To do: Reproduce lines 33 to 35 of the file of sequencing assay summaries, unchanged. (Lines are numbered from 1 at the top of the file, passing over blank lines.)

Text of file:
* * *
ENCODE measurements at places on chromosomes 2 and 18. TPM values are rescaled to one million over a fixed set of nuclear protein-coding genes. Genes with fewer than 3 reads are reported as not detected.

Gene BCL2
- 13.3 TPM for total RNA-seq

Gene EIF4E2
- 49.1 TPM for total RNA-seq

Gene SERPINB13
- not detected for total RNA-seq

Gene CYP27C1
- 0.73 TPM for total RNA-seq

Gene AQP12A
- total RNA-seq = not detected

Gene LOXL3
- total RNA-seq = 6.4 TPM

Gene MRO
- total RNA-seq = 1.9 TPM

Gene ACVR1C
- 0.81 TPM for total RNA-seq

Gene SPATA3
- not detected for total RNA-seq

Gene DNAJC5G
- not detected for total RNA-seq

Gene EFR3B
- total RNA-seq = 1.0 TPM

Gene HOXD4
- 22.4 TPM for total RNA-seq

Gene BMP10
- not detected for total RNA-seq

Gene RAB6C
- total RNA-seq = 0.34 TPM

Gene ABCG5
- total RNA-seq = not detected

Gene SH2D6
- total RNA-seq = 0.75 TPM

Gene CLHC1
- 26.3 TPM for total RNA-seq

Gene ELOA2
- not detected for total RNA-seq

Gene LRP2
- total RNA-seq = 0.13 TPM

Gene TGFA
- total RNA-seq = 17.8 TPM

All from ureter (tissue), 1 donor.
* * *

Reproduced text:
- total RNA-seq = 0.75 TPM

Gene CLHC1
- 26.3 TPM for total RNA-seq